By Phyllis Galowitz
The timing couldn’t have been better. Two days before Thanksgiving, I tripped over the curb in front of Price Chopper as I was planning to do some last minute food shopping, to make dishes to take to our family dinner in Connecticut. How embarrassing! My glasses went flying, the lenses scattered. A crowd quickly encircled me as I lay face down on the sidewalk. Three teen-age boys tried to lift me, while Alan, standing nearby shouted, “Don’t touch her! She may have broken a bone.” It was all so humiliating. I accepted the arms of the boys who hoisted my dead weight. Once on my feet, my glasses in hand, the lenses snapped back in place, I felt fine. Swinging open the doors to Price Chopper, I proceeded to find the few things on my list. Suddenly I felt a searing pain in my knee. “I’ll wait in the car,” I said to Alan and he took the cart to the checkout counter.
There were no signs of anything serious that we could see, just some mud on the sleeves of my jacket and dirt on the knees of my pants. The glasses were scratched beyond repair and I’d need new ones. Other than that, I thought I was just bruised. When I got home, I sat in a chair with my leg up, put ice on the knee that was hurting, and put on an old removable cast that we found in the back of the closet, from a time, long ago, when Alan injured his leg. It certainly couldn’t hurt.
The next morning, feeling more pain, we decided that a visit to the doctor was the thing to do. “We’ll need an x-ray”, he said. The x-ray showed a fractured but undisplaced patella (kneecap). Not so bad…a clean break… It would heal nicely without surgery. So…here I am, my leg in a leg immobilizer that the orthopedist said I must keep on day and night, removing it only to take a shower and being careful not to bend the knee. It’s terribly inconvenient and uncomfortable. I find myself bending (from the waist), my leg extended, to pick something up and needing help to get back on my feet.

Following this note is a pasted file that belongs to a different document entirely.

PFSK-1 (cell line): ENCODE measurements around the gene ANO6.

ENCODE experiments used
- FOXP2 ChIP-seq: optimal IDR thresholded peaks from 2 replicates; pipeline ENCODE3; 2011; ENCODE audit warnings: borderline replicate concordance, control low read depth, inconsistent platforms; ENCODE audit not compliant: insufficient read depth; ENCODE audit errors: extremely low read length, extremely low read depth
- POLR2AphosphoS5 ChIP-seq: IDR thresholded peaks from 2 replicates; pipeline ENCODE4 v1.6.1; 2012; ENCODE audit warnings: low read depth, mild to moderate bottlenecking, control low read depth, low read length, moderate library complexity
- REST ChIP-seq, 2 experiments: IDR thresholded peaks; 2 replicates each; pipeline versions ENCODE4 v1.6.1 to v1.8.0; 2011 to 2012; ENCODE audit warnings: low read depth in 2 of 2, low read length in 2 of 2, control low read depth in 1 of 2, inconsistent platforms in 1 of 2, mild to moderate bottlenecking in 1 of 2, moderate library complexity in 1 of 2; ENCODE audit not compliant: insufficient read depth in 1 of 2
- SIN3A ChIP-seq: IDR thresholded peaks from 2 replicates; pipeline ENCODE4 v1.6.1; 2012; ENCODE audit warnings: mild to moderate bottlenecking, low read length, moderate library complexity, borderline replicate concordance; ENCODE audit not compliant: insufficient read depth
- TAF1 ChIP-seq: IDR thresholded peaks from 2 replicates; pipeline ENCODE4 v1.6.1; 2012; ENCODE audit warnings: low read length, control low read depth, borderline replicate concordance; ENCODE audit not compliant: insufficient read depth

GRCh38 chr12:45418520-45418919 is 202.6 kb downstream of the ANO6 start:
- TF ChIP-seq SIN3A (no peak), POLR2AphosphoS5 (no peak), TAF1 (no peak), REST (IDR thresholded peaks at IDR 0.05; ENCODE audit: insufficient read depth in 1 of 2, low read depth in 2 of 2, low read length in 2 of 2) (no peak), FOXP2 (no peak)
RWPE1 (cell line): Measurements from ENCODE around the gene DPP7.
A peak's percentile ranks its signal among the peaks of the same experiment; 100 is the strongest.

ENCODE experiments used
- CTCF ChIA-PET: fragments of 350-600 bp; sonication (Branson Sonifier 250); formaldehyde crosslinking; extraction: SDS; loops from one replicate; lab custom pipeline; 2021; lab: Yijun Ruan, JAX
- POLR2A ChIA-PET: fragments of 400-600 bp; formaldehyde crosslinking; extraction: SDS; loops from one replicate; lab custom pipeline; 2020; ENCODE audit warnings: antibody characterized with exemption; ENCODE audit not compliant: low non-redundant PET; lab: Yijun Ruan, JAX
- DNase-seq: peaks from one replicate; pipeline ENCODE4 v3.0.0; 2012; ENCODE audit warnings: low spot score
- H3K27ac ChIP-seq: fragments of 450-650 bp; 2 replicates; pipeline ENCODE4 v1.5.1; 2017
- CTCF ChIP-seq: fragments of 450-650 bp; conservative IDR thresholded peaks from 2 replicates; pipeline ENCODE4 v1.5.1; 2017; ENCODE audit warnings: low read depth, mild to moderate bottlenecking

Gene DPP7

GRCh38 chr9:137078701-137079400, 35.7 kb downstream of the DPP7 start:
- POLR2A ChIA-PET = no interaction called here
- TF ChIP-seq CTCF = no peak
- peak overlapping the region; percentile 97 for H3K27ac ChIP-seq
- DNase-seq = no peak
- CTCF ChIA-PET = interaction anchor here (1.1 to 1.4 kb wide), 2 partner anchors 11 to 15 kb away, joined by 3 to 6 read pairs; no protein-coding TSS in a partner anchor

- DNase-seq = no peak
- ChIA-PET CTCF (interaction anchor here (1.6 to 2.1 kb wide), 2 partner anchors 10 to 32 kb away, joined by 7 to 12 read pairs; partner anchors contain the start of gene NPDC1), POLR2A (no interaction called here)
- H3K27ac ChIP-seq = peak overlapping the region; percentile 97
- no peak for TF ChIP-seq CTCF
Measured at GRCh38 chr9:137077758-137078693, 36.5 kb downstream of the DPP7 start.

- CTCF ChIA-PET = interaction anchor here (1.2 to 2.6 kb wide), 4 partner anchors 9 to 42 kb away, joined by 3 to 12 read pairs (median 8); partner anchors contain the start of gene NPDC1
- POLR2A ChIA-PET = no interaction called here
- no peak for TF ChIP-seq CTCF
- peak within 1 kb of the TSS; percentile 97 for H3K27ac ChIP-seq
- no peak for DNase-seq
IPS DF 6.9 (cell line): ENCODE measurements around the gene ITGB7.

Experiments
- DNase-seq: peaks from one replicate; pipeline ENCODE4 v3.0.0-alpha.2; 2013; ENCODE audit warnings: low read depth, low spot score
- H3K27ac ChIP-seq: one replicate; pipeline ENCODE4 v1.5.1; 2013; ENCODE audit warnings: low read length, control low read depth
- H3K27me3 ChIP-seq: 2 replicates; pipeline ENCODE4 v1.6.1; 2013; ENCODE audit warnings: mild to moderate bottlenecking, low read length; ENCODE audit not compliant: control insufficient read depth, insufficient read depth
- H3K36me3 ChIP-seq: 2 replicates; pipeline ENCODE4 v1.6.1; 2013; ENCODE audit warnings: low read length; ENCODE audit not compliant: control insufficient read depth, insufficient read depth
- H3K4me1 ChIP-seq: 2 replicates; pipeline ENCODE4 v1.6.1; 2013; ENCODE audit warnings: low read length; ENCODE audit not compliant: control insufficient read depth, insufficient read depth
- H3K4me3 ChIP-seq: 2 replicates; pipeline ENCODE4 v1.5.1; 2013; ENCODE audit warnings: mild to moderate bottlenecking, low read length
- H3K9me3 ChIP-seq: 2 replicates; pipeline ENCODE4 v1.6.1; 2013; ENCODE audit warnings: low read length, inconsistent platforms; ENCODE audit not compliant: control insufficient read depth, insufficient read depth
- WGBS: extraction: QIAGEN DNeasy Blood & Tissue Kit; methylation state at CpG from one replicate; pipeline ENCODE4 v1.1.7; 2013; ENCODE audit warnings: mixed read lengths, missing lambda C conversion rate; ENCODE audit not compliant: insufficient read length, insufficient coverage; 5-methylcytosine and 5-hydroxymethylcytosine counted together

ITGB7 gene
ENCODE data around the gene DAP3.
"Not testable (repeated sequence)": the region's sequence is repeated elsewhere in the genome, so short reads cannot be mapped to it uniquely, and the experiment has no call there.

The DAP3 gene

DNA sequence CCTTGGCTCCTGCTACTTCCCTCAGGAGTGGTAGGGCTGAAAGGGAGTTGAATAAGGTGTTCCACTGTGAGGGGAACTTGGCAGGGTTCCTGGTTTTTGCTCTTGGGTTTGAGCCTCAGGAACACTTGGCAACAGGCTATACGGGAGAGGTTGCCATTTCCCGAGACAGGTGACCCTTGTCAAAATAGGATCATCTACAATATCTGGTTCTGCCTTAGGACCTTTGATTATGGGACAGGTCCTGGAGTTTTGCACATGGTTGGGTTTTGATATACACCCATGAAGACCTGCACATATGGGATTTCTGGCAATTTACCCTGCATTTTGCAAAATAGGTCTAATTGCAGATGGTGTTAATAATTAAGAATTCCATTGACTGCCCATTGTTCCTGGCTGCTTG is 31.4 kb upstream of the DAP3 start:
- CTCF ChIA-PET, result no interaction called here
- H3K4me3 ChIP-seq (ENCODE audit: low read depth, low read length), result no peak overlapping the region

The houseplants are crying, “We need you! Doesn’t anyone care about us?” I see their need and I can’t help them. It hurts to move. I sit with my leg on a pillow, on top of the cocktail table and read, watch every movie that the library has, visit friends and family on the laptop, and watch the house deteriorate, the plants languish, pests beginning to attack them.
This morning, feeling much better, I gave my full attention to those needy plants. First the beautiful bay leaf, that every year, about this time, has gotten attacked by one pest or another. I saw the tell-tale holes in the leaves. Under the leaves were groups of tiny, white-winged insects, eating their way through. “For single plant infestations, remove and kill mealy bugs and waxy egg sacs with cotton swabs moistened with 70 percent rubbing alcohol.” (Brooklyn Botanical Garden’s Natural Insect Control). “For larger infestations, lady beetles, particularly cryptolaemus mortrouzieri are an excellent biological control for mealy bugs.”
That was the project for the day. I watered and fed those in need, Alan helping me back on my feet after each time I bent to reach a plant on the floor or clean up the water spills.
It could have been worse. Most of the houseplants are in their dormant stage and don’t require too much care. I’m a zealous caregiver and I’m envious of Eddie P.’s Christmas cactus. She had given me a cutting of her gorgeous plant when I complained that mine never flowered. She started a new one for herself at the same time. Mine is beautiful and healthy looking but there are no signs of bloom; hers is beautiful, healthy and blooming!